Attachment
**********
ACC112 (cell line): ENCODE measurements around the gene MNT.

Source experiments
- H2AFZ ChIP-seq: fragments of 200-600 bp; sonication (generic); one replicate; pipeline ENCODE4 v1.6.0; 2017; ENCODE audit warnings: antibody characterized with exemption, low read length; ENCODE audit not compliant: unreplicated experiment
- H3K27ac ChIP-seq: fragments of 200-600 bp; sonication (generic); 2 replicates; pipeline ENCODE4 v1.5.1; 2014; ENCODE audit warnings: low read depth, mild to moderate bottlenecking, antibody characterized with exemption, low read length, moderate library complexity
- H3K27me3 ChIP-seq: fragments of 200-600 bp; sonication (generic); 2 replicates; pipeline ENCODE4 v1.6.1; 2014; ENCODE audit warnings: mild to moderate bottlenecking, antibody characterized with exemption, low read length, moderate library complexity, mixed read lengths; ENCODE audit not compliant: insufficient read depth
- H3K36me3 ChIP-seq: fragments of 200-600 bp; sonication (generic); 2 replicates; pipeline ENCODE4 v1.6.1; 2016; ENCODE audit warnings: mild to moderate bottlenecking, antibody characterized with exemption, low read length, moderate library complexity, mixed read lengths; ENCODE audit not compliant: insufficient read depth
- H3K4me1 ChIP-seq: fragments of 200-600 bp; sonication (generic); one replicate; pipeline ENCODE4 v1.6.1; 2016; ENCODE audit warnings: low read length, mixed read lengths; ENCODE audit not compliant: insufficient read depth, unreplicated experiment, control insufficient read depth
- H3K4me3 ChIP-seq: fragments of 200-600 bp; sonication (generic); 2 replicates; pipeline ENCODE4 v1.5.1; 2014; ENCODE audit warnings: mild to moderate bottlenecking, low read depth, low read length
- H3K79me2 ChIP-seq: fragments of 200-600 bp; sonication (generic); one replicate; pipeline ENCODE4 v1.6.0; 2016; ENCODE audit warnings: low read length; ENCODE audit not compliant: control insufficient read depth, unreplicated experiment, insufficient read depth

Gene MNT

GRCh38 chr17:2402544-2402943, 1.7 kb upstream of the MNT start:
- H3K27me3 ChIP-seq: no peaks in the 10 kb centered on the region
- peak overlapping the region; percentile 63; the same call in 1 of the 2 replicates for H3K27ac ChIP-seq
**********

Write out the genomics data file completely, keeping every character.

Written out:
ACC112 (cell line): ENCODE measurements around the gene MNT.

Source experiments
- H2AFZ ChIP-seq: fragments of 200-600 bp; sonication (generic); one replicate; pipeline ENCODE4 v1.6.0; 2017; ENCODE audit warnings: antibody characterized with exemption, low read length; ENCODE audit not compliant: unreplicated experiment
- H3K27ac ChIP-seq: fragments of 200-600 bp; sonication (generic); 2 replicates; pipeline ENCODE4 v1.5.1; 2014; ENCODE audit warnings: low read depth, mild to moderate bottlenecking, antibody characterized with exemption, low read length, moderate library complexity
- H3K27me3 ChIP-seq: fragments of 200-600 bp; sonication (generic); 2 replicates; pipeline ENCODE4 v1.6.1; 2014; ENCODE audit warnings: mild to moderate bottlenecking, antibody characterized with exemption, low read length, moderate library complexity, mixed read lengths; ENCODE audit not compliant: insufficient read depth
- H3K36me3 ChIP-seq: fragments of 200-600 bp; sonication (generic); 2 replicates; pipeline ENCODE4 v1.6.1; 2016; ENCODE audit warnings: mild to moderate bottlenecking, antibody characterized with exemption, low read length, moderate library complexity, mixed read lengths; ENCODE audit not compliant: insufficient read depth
- H3K4me1 ChIP-seq: fragments of 200-600 bp; sonication (generic); one replicate; pipeline ENCODE4 v1.6.1; 2016; ENCODE audit warnings: low read length, mixed read lengths; ENCODE audit not compliant: insufficient read depth, unreplicated experiment, control insufficient read depth
- H3K4me3 ChIP-seq: fragments of 200-600 bp; sonication (generic); 2 replicates; pipeline ENCODE4 v1.5.1; 2014; ENCODE audit warnings: mild to moderate bottlenecking, low read depth, low read length
- H3K79me2 ChIP-seq: fragments of 200-600 bp; sonication (generic); one replicate; pipeline ENCODE4 v1.6.0; 2016; ENCODE audit warnings: low read length; ENCODE audit not compliant: control insufficient read depth, unreplicated experiment, insufficient read depth

Gene MNT

GRCh38 chr17:2402544-2402943, 1.7 kb upstream of the MNT start:
- H3K27me3 ChIP-seq: no peaks in the 10 kb centered on the region
- peak overlapping the region; percentile 63; the same call in 1 of the 2 replicates for H3K27ac ChIP-seq